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This study presents a preliminary report of an exploratory, qualitative investigation of the role of Omani women entrepreneurs in Muscat. It establishes the factors that…
This study presents a preliminary report of an exploratory, qualitative investigation of the role of Omani women entrepreneurs in Muscat. It establishes the factors that motivate women to become entrepreneurs. Opportunities for the growth and expansion of women’s entrepreneurship in Oman as well as barriers women encounter are discussed. Suggestions as to how women’s entrepreneurship in Oman might be encouraged are presented; questions for future research are suggested.
Studies on women’s entrepreneurship in Morocco are scarce, despite the potential of women for the country’s economy. This research takes place in a socio-cultural…
Studies on women’s entrepreneurship in Morocco are scarce, despite the potential of women for the country’s economy. This research takes place in a socio-cultural environment searching for a compromise between tradition and modernity. Families occupy a prominent place in Morocco, directly influencing women’s activities. The purpose of this paper is to investigate the role of family in Moroccan women’s entrepreneurial success.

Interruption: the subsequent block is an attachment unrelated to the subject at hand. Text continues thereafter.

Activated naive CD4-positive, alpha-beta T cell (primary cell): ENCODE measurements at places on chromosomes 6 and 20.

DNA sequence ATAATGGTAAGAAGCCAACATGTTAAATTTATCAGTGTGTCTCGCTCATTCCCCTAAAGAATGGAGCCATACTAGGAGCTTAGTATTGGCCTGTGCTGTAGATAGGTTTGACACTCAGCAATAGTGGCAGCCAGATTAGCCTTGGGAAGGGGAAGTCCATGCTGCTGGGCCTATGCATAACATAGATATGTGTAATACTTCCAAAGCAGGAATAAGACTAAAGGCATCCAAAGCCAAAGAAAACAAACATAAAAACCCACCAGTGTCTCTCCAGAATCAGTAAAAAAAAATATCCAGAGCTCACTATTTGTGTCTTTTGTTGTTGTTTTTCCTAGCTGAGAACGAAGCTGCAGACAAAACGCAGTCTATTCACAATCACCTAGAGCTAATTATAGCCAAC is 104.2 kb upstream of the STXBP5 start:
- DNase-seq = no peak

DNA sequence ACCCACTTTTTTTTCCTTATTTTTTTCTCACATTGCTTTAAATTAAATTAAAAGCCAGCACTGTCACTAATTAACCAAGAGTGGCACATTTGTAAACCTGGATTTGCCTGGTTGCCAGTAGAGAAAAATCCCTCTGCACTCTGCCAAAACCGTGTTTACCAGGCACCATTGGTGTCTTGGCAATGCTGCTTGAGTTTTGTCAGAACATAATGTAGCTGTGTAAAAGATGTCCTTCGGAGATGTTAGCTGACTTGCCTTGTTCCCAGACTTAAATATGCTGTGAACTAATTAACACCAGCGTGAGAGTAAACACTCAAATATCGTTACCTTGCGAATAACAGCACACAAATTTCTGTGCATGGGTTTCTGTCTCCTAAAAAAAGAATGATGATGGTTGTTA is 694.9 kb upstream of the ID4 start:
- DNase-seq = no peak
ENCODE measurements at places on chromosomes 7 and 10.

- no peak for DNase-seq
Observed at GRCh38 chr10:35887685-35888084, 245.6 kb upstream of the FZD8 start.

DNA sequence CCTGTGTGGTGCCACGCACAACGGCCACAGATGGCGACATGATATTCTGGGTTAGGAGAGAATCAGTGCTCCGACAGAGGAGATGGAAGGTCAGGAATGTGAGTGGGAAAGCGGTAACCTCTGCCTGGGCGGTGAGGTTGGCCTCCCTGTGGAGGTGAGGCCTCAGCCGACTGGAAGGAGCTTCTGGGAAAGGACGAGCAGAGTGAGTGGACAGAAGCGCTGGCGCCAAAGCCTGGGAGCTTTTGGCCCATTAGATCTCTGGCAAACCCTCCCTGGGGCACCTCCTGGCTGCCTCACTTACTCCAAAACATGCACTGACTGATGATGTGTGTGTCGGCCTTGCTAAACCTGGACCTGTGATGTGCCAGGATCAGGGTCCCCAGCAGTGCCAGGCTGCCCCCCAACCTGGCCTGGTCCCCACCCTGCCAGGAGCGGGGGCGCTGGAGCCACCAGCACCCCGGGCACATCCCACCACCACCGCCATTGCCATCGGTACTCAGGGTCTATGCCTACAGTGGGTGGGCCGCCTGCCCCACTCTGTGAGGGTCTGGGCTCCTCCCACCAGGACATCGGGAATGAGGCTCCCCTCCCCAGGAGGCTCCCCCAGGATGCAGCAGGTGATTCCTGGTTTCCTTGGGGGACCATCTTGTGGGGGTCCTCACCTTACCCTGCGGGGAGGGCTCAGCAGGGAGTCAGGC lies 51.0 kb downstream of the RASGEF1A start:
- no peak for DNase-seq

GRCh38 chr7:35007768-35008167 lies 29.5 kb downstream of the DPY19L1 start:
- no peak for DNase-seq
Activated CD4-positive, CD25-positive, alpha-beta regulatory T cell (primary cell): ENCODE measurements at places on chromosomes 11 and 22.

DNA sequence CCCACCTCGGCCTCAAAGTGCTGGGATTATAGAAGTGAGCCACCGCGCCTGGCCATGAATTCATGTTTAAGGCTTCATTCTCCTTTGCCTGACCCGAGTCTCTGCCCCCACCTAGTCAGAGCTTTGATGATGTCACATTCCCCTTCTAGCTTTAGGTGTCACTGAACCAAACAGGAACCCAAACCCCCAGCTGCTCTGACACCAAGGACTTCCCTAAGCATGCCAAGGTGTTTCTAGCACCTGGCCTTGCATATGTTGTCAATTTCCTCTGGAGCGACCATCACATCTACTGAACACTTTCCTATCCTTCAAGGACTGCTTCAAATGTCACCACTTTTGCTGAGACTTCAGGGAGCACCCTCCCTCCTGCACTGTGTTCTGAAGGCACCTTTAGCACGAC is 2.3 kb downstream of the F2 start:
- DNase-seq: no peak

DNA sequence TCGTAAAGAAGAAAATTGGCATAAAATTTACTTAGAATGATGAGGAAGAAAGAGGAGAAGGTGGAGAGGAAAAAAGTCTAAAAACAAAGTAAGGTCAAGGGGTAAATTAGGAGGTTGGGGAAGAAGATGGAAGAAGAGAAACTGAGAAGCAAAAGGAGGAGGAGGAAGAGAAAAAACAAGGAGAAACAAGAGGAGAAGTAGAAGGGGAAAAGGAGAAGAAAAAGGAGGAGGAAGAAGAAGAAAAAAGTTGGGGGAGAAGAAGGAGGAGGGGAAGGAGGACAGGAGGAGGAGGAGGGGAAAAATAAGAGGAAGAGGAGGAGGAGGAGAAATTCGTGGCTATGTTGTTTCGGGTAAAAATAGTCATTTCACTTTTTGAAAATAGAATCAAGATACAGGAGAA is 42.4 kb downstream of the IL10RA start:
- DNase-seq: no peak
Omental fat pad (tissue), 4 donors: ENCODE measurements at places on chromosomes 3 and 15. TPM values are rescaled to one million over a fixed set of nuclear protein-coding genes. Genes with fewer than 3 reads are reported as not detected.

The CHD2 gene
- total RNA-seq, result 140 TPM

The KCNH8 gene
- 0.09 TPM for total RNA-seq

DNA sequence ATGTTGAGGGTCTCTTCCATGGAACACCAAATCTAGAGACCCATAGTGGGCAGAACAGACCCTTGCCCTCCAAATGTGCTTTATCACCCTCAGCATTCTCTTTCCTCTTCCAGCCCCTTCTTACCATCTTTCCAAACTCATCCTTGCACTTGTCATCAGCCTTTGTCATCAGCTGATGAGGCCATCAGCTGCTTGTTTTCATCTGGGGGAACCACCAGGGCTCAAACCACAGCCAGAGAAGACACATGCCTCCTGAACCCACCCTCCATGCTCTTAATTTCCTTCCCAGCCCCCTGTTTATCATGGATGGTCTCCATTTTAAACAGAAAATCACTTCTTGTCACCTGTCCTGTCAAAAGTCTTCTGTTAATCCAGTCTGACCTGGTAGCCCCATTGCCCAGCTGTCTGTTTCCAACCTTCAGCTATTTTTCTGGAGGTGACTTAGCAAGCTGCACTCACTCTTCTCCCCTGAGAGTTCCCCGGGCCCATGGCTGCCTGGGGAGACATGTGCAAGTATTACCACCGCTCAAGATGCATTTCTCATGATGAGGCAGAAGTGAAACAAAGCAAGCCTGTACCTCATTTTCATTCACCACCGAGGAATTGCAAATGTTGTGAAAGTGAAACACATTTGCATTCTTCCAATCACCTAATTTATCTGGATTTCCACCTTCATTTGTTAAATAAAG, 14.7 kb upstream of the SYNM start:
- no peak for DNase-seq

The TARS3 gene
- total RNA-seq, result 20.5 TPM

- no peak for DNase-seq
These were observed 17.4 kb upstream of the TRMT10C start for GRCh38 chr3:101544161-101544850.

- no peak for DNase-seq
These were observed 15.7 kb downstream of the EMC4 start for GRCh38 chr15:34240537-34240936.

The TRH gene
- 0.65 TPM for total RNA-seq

The qualitative research is based on 60 interviews with women entrepreneurs in Morocco, including women business owners, women professionals and also women co-operators who have not been documented until now, due to data accessibility. It is diversified in terms of personal, family and professional characteristics. The analysis uses an intersectionality framework taking gender and social class into consideration.
The results highlight three categories of women entrepreneur: the “elite”, the “self-made women” and the “co-operators”. Each category is characterised by specific familial and professional realities, underpinned by differentiated dynamics in terms of gender and social class.
The study, from a practical point of view, contributes to a better understanding of the differentiated realities encountered in terms of women’s entrepreneurship, in the Moroccan context.
Studies in developing countries tend to consider women entrepreneurs as a homogeneous group. This research highlights the fact that family support, women entrepreneurs’ practices and their role in entrepreneurial success depend on the background situations in terms of gender and social class. It also contributes to the entrepreneurial success field, revealing different definitions and perceptions of success among women entrepreneurs.